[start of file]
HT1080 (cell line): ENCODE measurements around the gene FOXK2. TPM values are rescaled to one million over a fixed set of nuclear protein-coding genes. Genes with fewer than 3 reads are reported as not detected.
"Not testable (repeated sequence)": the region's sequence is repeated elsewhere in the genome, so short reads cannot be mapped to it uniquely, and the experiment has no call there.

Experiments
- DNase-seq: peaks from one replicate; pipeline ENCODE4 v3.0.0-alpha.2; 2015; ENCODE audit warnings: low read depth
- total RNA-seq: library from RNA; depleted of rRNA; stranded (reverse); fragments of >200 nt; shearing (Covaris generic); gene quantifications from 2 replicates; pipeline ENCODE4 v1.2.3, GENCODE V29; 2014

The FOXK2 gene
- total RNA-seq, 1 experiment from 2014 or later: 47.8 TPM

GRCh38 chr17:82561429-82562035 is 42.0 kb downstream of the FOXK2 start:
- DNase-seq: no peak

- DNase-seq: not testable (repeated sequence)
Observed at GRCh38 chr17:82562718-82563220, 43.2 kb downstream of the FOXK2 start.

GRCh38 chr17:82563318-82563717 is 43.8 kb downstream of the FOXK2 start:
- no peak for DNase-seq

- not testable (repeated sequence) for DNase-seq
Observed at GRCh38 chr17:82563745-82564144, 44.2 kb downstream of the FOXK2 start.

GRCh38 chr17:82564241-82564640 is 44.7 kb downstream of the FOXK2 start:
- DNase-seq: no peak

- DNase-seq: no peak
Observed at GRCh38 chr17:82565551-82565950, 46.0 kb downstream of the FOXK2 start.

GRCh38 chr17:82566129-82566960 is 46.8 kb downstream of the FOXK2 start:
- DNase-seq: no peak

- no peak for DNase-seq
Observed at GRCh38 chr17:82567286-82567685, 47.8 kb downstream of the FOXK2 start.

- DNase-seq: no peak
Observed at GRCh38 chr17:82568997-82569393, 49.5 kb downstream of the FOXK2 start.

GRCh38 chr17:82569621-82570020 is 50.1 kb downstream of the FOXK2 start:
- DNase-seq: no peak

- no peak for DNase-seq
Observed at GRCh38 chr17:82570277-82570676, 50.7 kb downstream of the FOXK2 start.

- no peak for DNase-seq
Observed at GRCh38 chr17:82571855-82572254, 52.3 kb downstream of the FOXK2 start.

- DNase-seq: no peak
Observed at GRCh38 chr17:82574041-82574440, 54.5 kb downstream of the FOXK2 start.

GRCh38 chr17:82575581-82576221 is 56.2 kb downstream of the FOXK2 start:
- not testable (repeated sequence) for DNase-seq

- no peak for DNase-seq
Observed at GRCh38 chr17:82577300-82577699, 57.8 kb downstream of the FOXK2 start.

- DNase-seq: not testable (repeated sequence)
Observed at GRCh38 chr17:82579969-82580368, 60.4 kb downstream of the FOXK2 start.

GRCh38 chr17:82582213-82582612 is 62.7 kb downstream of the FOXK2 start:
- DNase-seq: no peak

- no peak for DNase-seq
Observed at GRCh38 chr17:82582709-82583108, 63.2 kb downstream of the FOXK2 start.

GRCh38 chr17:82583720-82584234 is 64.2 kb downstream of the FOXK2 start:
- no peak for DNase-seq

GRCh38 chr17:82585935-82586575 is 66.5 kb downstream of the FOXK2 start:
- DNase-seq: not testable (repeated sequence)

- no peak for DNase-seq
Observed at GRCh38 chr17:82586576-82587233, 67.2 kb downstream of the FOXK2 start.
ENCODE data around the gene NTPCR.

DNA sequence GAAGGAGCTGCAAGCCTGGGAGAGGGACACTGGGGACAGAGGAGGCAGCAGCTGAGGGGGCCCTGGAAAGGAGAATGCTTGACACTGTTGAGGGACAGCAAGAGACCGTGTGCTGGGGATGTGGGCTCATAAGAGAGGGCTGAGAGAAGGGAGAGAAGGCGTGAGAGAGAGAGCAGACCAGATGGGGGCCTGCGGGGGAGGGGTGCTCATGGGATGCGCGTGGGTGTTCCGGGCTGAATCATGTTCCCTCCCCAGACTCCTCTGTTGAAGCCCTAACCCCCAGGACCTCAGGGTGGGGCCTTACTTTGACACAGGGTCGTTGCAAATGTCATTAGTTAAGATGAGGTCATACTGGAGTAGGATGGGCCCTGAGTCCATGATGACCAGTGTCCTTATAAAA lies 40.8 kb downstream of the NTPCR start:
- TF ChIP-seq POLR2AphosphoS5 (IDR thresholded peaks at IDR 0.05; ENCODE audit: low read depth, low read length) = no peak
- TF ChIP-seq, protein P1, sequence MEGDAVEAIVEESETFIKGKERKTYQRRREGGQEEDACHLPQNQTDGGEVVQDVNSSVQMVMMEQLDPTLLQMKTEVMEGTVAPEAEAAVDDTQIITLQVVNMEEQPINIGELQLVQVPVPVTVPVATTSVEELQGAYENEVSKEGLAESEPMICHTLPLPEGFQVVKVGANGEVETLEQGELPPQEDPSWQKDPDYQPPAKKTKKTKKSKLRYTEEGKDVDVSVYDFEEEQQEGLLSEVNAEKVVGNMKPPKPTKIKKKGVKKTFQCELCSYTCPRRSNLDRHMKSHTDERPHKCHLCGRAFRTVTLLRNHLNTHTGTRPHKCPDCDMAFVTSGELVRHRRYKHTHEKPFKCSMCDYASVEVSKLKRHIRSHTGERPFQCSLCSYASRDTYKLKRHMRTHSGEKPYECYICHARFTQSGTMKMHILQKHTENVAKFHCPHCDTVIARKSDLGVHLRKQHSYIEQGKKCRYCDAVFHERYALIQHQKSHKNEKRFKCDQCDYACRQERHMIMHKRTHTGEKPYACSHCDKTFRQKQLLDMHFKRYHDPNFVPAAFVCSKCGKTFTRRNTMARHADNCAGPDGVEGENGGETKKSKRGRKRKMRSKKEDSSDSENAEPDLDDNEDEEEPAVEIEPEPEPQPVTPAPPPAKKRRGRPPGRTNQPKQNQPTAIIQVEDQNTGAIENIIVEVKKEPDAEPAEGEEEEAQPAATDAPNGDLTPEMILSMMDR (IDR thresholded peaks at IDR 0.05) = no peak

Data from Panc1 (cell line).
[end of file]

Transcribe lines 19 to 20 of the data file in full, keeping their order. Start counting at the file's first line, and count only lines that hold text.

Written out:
Observed at GRCh38 chr17:82565551-82565950, 46.0 kb downstream of the FOXK2 start.

GRCh38 chr17:82566129-82566960 is 46.8 kb downstream of the FOXK2 start: